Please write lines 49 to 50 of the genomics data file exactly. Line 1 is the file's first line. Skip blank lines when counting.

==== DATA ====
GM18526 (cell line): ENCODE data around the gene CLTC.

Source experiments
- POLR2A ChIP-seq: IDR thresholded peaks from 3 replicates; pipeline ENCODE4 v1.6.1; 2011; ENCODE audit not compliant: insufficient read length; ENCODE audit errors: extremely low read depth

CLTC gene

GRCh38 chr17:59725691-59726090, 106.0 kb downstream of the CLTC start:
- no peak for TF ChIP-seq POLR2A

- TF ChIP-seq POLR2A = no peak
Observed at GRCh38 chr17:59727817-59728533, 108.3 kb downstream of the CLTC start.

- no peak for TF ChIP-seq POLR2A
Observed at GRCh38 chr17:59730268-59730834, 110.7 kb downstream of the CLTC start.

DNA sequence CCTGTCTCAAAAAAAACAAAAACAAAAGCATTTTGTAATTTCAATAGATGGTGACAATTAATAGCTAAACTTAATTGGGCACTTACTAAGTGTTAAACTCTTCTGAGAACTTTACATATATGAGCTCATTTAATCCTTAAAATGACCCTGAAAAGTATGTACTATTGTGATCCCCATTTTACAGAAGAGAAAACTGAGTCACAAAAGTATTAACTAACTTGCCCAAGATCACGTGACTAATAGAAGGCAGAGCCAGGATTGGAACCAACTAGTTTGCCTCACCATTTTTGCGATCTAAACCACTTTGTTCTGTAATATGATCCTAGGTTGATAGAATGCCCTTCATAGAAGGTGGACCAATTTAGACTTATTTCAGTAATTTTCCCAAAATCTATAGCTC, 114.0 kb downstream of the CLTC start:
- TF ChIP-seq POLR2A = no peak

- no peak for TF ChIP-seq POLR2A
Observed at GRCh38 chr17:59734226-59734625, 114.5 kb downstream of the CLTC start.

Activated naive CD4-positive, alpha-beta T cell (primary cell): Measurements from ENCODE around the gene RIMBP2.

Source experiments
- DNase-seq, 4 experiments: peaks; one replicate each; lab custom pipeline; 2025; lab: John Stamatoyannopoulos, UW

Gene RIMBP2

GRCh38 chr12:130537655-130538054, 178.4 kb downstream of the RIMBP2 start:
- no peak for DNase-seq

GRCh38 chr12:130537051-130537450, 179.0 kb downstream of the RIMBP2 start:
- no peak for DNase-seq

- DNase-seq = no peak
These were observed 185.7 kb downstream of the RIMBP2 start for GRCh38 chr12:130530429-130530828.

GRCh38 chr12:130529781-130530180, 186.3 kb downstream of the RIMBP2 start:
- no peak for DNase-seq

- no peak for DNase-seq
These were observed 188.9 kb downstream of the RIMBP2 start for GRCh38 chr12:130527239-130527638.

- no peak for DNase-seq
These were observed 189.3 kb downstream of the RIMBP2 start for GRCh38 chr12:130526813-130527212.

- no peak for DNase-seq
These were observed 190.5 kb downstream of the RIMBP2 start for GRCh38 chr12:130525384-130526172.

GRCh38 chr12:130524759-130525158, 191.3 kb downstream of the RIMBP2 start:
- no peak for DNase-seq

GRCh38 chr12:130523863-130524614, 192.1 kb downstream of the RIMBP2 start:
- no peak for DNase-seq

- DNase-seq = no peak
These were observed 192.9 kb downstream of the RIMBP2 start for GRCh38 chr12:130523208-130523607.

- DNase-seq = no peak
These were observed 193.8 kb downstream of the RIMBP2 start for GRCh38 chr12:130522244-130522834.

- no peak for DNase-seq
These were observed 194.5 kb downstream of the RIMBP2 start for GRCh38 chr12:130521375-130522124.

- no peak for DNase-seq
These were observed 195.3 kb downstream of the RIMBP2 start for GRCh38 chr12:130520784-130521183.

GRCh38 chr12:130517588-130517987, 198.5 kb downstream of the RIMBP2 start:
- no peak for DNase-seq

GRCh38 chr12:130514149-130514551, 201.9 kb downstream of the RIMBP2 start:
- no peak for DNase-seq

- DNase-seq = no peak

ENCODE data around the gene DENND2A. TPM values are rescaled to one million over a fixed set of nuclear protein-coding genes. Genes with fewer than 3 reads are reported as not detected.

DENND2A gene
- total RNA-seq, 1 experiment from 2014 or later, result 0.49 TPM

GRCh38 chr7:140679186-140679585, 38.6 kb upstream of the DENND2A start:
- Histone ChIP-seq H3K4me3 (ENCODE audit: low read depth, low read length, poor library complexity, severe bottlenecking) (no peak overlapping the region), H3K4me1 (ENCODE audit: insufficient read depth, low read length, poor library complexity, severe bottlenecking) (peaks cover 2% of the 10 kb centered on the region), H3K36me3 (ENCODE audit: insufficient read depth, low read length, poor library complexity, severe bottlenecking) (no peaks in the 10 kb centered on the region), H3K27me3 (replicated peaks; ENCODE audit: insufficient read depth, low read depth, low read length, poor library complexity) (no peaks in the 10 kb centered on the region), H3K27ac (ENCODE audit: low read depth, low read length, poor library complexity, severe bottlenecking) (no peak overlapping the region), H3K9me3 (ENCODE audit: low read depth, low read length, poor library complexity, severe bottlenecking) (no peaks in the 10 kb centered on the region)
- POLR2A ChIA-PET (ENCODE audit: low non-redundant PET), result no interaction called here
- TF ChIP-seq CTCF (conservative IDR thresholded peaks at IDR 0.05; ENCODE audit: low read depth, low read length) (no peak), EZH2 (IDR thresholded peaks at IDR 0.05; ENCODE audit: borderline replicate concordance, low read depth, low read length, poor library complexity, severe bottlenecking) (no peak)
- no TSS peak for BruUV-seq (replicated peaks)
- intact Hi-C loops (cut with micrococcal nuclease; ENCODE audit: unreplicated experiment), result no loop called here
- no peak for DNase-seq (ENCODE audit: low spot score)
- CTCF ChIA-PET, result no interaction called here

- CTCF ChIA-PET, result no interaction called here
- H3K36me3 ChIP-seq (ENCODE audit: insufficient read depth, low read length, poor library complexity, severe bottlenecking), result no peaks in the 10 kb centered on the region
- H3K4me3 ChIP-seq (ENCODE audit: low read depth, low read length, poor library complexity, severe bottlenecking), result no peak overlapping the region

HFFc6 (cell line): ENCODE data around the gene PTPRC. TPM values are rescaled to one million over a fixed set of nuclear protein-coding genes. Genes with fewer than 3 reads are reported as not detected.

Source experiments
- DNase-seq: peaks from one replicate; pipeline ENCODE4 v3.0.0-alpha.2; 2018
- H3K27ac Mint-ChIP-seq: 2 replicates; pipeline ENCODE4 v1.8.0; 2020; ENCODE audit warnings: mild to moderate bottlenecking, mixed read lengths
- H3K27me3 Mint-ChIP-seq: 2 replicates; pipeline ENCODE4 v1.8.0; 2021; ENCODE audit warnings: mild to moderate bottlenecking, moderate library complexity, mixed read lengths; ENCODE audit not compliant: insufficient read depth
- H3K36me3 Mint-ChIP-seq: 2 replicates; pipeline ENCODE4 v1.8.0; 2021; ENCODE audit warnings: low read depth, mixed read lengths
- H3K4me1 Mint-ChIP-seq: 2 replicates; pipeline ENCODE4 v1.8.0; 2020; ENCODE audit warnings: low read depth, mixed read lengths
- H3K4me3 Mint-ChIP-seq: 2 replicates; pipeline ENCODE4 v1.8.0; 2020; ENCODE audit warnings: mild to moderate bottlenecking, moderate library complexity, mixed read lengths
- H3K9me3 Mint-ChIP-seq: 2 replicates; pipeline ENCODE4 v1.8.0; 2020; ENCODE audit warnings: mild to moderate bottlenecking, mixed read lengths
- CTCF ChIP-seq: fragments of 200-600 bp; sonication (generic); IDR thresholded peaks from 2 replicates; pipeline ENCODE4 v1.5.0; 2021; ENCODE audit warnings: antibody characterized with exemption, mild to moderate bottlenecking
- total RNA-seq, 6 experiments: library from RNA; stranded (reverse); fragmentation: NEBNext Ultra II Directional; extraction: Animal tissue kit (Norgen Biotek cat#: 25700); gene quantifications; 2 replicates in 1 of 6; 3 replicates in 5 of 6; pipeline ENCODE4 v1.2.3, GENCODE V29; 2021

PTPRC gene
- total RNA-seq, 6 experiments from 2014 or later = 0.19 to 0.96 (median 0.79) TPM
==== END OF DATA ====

- DNase-seq = no peak

ENCODE data around the gene DENND2A. TPM values are rescaled to one million over a fixed set of nuclear protein-coding genes. Genes with fewer than 3 reads are reported as not detected.